My orange infatuation has doubtless been passed on to the next generation either by nurture or nature, I don't care which. They love the citrus too.
So you can imagine my shock the other day when I cut into a fresh orange, delighted to share the aroma and sweetness with my own preschool sweet girl. It was an awesome thing, but the girl didn't agree. He cringed, recoiled at the sight of it.
"Blech! I'm not eating that!" She was emphatic and dramatic.
"What? Why not? You haven't even tried it! It's so good!" I insisted, but the girl dug her heels in. The more I coaxed the more she resisted. She wasn't going there.
Then there it was- the light bulb. Weeks beforehand my parents came to visit. My mom bought a bounty of grapefruit and offered it to my kids. They tried eagerly. So trusting. Suckers. They were repulsed.
Now I like grapefruit, but that was not always the case. And even you grapefruit enthusiasts out there must admit that they are an acquired taste. And they're not for everyone.
Apparently my preschooler learned this the hard way, so when she saw the pink fruit of the Cara Cara orange her defenses went up.
Remind anyone of Christianity?
Ever heard this Ghandi quote? "I like your Christ, I do not like your Christians. Your Christians are so unlike your Christ." (Ouch. Not the promising endorsement you like to hear from a world-renowned humanitarian.)
We are doling (get it, Dole-ing? Ha!) out the sweet promises of Christ and the world recoils at the threat of a tart, even bitter, Christianity.
To be fair, I just ate a sweet sweet grapefruit, but to be sure if you are wanting an orange and getting a grapefruit you are going to feel cheated.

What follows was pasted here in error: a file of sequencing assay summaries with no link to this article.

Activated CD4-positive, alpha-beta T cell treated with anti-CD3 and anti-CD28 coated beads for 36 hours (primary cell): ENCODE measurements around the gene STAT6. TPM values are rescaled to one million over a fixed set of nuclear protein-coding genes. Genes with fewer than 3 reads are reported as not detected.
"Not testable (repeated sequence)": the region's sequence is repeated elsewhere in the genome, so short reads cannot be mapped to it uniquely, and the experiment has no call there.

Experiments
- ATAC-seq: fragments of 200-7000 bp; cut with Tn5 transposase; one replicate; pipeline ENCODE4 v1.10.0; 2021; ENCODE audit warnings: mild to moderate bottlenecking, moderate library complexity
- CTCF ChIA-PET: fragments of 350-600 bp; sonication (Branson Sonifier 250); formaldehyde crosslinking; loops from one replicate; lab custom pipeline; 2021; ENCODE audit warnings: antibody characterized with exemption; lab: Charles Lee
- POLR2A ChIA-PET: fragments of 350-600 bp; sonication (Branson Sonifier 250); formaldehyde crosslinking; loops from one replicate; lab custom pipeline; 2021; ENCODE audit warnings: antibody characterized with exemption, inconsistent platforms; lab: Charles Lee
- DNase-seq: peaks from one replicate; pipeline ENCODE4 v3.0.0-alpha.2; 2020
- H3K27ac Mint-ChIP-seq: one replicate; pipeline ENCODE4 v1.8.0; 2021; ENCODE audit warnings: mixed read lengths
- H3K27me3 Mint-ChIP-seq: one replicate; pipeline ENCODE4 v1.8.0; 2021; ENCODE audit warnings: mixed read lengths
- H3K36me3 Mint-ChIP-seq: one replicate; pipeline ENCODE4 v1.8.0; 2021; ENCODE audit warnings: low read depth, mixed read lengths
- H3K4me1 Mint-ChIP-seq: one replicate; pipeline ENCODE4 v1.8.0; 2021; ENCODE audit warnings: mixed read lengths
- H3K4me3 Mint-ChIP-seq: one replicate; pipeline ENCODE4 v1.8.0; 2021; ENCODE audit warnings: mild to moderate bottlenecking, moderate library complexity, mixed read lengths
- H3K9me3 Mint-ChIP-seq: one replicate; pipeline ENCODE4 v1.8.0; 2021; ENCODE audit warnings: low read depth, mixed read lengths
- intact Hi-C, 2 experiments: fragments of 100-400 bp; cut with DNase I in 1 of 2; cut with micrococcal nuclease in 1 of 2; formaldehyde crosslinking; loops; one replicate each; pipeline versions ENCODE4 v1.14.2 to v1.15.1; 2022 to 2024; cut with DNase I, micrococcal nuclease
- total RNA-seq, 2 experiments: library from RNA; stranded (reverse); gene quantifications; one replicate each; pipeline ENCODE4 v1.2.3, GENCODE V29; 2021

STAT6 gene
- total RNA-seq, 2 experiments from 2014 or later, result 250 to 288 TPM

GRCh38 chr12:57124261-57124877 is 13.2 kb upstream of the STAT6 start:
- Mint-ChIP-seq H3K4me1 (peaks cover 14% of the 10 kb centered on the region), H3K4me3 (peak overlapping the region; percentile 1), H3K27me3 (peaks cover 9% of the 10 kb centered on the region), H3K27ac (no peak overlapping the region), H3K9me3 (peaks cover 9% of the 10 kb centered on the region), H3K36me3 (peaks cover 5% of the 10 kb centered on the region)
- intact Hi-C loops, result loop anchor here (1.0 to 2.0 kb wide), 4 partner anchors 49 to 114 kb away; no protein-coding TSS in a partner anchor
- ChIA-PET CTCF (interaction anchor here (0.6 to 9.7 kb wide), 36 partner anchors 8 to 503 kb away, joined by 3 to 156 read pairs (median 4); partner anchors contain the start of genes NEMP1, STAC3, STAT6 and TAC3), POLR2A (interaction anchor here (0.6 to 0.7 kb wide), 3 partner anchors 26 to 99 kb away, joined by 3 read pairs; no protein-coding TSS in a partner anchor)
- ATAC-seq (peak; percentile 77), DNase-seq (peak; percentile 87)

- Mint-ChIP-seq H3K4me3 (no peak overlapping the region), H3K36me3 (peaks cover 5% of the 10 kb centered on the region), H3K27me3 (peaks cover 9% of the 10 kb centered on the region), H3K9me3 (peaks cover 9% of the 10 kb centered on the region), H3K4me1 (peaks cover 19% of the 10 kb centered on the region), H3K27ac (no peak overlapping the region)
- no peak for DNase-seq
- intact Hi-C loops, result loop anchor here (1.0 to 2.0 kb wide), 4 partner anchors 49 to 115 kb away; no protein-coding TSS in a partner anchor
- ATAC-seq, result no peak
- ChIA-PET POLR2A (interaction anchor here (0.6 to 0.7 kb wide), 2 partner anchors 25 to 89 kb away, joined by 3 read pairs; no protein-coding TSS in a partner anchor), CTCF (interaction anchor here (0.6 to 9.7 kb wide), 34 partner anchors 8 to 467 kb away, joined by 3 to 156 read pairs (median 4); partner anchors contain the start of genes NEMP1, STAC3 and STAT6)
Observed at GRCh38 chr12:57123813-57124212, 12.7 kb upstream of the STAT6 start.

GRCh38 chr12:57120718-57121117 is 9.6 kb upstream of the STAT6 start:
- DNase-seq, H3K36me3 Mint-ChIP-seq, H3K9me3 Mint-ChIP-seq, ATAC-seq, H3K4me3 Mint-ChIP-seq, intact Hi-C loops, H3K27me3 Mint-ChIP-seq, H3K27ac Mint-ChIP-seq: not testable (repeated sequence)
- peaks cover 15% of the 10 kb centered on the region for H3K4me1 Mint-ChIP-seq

And I'm not going to get into whose "fault" all this is. Sinful humanity- that's who is at fault. Maybe it's the hypocritical Pharisee Christians, maybe its the blind stubbornness in unbelievers. Chances are it is both.
The point is the Gospel is becoming an "eventually" good message, you know what I mean? "Taste and see that the Lord is good" eventually- you'll acquire a taste for Him after you do this. After you give up smoking and drinking. After you stop spending your money on tattoos and lottery tickets.
But here's the real deal- taste and see that the Lord is good is a right now message. We may need some more mature palates to catch all the subtle nuances and depth of flavor, but He's no grapefruit. The Gospel is sweet and juicy. It might sting the wounds of a life worn raw, but it is nourishment to the soul, blessing the mouths that are open to receive.
Now if you are thinking you haven't done a bang up job of presenting the Gospel, if you are concerned that you are hocking grapefruits instead of oranges, hear this: I'm not saying fake it. I'm not saying stand on the corner and pelt oranges at poor passersby. I'm saying it again- this time to you-
"Taste and see that the Lord is good."
You may taste the Lord is mighty.
You may see the Lord is merciful.
Those are true, but not the big picture. Those things play into the bigger picture- The Lord is Good.
Once you taste that, the rest starts falling into place. No kiosks and banners needed. Just talking with your neighbor and an invitation to "try this, It is so good."
That's what gets the listener. Genuine testimony to the goodness of God. No bait-and-switch. No eventually. Right now. The gift is mine and yours.
Are you needing a reminder that the Lord is good? Who will you share that message with today?
56. New pictures in frames
57. After-school hugs
58. The winter sun emerging
Need a reminder of the Lord's goodness? How about a book to revolutionize and jump start a life of giving to the "least of these"? Then leave a comment here on the blog, or here on my Facebook page (heck, you can even private message me) and let me know one gift God has given you to reveal to you His goodness. In other words- a little grace you are thankful for. On Valentine's Day one randomly selected name from all who comment will receive their choice of either One Thousand Gifts: A Dare to Live Fully Right Where You Are by Ann Voskamp, OR Interrupted: When Jesus Wrecks Your Comfortable Christianity by Jen Hatmaker. (And if you already own both of those books, but still want to enter then have no fear- we can work something out. This is so fun!)